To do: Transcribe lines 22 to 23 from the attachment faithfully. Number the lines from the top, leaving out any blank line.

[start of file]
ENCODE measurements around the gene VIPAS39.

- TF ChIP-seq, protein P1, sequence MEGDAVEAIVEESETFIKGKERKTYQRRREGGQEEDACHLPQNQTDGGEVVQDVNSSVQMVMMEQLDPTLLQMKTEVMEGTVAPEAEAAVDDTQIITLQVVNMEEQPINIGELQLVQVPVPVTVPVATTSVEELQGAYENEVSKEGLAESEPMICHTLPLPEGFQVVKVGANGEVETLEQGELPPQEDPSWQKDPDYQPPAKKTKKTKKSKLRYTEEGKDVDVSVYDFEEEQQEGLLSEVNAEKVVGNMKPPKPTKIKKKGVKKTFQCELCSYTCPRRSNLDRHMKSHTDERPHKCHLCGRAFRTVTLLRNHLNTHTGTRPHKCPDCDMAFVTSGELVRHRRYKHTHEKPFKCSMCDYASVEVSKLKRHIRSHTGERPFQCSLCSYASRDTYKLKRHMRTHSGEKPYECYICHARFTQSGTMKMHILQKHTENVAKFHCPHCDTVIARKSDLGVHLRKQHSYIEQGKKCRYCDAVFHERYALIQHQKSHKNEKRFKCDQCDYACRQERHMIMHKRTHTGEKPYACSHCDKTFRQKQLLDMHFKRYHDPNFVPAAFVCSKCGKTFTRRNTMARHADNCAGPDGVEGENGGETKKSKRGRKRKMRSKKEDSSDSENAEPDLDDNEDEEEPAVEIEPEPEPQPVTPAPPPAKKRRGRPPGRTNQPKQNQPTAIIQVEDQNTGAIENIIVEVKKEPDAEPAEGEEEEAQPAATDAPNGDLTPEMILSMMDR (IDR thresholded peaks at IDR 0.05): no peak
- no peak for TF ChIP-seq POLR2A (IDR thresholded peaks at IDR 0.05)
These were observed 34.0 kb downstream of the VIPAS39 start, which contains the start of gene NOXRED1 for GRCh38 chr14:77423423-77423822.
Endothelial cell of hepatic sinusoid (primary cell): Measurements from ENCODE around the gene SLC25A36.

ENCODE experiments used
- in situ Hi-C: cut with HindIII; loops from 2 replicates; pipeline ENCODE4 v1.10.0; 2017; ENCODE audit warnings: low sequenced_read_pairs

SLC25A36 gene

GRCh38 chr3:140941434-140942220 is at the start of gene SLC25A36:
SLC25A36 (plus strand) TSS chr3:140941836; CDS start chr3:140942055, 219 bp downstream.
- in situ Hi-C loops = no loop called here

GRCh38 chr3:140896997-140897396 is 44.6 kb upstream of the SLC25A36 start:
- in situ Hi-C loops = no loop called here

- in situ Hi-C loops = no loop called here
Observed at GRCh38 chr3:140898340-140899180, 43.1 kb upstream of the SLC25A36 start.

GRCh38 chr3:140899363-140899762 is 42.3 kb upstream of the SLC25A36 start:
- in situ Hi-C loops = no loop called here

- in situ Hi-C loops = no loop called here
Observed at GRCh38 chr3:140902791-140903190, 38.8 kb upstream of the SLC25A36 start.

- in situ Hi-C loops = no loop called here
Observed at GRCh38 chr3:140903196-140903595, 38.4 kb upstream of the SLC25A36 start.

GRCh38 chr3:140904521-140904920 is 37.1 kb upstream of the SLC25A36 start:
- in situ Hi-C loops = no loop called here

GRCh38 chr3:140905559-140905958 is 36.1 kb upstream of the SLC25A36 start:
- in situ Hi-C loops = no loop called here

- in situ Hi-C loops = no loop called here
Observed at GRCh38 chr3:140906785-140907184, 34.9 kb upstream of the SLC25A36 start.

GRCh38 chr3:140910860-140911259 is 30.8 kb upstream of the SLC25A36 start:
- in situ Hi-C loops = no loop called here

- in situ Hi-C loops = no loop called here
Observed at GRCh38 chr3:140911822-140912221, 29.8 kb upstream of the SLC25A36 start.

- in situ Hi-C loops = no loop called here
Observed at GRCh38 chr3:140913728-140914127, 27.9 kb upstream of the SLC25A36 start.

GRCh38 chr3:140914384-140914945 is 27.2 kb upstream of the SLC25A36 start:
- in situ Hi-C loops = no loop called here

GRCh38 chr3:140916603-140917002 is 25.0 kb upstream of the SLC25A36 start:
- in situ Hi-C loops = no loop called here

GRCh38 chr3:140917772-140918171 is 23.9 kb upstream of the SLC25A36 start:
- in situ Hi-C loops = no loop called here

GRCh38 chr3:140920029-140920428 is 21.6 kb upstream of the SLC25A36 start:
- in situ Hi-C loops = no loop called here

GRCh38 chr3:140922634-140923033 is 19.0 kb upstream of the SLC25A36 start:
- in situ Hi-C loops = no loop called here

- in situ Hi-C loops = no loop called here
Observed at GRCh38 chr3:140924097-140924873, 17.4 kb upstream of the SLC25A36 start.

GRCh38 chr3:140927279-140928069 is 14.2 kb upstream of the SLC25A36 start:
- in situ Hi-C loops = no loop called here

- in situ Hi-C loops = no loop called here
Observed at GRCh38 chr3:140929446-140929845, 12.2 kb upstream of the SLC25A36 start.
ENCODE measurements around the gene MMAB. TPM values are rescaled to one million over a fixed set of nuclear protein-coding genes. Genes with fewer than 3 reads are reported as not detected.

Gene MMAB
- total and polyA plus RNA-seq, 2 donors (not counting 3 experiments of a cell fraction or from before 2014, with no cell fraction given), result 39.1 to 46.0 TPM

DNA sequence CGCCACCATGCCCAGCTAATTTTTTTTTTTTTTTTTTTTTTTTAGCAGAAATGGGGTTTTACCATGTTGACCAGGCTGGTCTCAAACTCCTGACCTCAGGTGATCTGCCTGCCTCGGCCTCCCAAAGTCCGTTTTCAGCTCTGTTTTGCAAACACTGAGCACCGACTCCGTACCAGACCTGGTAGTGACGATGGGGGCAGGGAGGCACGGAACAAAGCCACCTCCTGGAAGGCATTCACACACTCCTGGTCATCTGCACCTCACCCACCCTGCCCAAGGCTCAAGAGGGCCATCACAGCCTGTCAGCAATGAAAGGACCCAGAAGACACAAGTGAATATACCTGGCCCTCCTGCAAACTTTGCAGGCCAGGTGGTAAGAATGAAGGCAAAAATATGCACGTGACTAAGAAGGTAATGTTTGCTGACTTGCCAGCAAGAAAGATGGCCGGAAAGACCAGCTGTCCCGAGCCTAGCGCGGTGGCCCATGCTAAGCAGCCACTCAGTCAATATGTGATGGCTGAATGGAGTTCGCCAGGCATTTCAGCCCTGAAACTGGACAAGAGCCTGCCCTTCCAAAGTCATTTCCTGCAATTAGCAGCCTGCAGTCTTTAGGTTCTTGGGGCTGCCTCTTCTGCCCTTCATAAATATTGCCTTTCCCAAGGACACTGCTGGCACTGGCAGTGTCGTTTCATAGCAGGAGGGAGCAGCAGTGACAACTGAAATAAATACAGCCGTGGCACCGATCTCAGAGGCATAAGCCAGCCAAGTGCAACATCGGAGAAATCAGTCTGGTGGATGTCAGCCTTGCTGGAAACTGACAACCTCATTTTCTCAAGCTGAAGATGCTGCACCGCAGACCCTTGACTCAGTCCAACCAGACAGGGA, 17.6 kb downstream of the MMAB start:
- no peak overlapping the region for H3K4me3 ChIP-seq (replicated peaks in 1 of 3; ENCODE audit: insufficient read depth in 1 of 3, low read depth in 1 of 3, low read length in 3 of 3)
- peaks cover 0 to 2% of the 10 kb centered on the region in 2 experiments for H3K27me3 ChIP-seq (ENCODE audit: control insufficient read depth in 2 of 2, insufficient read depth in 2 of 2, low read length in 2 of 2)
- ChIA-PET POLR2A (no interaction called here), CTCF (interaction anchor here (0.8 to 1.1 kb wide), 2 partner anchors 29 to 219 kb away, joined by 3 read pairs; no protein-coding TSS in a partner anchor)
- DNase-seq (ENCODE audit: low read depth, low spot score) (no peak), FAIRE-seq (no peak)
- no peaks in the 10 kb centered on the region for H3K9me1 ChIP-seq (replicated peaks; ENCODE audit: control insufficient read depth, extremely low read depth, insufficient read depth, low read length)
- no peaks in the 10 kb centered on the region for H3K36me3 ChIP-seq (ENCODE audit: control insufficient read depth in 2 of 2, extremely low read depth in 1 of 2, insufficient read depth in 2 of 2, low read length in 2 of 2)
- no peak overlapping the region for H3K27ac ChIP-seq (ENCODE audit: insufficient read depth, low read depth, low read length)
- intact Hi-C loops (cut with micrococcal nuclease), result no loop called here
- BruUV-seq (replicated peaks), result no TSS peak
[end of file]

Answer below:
GRCh38 chr3:140904521-140904920 is 37.1 kb upstream of the SLC25A36 start:
- in situ Hi-C loops = no loop called here